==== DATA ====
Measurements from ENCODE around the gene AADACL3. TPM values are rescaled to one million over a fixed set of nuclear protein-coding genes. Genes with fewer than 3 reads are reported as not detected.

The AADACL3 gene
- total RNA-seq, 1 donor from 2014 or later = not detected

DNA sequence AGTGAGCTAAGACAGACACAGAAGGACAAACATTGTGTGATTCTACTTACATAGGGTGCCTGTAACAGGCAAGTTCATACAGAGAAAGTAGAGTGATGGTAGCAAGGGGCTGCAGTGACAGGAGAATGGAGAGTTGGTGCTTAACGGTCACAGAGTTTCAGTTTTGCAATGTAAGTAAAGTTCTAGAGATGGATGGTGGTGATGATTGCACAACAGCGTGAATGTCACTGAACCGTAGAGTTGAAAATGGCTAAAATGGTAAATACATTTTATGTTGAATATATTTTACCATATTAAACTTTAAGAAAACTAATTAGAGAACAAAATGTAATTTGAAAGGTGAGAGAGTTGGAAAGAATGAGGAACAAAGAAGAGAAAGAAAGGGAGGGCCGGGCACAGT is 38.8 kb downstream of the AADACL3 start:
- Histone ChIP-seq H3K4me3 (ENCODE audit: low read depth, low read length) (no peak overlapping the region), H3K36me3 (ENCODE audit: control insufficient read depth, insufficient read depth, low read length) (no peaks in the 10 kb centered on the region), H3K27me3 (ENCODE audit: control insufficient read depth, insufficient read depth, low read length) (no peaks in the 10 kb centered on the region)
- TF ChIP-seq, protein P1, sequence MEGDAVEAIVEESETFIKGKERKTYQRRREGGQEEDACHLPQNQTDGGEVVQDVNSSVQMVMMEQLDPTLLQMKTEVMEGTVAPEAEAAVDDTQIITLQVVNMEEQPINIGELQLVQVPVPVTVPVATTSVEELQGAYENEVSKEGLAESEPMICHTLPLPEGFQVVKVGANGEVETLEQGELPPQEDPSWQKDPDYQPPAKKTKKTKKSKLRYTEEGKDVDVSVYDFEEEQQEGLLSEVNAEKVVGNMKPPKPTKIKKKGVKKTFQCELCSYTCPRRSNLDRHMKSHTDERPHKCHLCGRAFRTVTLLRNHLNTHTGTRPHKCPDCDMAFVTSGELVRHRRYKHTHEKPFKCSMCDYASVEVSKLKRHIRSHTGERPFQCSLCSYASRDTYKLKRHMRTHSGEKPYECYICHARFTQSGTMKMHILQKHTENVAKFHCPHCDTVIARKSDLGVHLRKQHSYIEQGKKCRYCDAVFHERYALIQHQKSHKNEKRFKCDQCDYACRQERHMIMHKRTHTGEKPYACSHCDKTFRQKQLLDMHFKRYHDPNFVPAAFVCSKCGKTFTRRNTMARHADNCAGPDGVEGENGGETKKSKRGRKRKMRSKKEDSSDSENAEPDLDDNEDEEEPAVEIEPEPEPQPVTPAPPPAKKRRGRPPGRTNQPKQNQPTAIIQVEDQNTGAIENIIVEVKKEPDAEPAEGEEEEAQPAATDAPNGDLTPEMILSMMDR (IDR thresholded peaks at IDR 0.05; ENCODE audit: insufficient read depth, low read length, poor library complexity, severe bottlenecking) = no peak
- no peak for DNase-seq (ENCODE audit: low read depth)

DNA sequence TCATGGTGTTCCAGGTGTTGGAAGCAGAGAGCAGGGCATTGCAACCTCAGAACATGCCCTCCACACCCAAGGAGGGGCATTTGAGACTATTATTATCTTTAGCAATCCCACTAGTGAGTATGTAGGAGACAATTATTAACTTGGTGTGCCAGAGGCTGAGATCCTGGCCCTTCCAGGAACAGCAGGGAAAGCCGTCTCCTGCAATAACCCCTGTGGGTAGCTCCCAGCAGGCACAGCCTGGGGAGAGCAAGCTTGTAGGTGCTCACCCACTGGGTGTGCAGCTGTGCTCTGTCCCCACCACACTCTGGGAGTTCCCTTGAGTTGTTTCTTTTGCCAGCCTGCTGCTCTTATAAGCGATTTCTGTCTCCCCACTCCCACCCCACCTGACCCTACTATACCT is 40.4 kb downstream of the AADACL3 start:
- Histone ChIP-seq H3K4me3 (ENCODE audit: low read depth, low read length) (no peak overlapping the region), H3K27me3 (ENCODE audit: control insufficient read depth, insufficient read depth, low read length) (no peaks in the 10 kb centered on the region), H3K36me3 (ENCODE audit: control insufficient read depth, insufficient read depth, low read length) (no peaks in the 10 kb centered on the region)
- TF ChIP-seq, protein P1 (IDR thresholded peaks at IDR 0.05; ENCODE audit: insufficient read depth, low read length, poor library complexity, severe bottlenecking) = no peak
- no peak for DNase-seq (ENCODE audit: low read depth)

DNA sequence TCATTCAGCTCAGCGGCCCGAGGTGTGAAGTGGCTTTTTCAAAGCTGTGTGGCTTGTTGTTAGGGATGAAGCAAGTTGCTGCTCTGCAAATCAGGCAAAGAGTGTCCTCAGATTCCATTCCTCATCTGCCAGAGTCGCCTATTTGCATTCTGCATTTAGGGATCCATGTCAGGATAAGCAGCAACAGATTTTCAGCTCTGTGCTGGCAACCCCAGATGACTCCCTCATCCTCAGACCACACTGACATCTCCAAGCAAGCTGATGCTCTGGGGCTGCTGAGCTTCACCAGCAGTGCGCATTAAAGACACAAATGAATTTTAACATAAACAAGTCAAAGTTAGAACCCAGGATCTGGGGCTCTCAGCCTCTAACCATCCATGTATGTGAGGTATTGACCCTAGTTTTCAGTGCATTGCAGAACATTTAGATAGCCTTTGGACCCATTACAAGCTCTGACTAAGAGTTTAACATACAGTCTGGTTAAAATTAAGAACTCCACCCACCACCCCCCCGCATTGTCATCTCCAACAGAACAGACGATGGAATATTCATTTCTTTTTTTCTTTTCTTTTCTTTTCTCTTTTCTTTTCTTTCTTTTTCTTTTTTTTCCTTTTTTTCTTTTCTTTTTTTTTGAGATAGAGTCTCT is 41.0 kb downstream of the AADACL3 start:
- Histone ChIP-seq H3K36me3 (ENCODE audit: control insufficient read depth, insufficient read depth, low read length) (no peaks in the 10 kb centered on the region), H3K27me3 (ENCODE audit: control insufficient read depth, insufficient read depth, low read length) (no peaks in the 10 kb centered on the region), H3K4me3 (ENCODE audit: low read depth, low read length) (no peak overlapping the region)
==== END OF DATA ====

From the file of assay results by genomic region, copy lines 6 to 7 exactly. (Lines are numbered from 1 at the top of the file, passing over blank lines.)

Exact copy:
- TF ChIP-seq, protein P1, sequence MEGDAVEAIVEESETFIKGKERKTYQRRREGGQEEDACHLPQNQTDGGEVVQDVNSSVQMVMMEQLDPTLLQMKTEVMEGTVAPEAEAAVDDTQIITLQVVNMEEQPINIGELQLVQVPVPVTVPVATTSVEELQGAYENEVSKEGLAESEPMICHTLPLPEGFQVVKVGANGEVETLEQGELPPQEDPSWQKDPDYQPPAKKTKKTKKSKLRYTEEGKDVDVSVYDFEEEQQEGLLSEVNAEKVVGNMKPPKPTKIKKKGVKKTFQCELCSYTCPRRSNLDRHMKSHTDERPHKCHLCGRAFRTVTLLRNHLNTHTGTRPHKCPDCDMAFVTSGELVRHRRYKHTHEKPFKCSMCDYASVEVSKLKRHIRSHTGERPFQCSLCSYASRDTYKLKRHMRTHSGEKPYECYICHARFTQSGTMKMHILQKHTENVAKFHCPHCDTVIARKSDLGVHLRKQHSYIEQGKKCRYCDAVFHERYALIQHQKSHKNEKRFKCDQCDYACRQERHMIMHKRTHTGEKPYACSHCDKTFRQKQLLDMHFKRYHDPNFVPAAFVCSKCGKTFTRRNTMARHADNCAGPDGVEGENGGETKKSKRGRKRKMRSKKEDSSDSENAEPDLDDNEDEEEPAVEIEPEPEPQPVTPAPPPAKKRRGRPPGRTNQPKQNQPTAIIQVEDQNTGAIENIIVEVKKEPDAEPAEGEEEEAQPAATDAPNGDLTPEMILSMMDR (IDR thresholded peaks at IDR 0.05; ENCODE audit: insufficient read depth, low read length, poor library complexity, severe bottlenecking) = no peak
- no peak for DNase-seq (ENCODE audit: low read depth)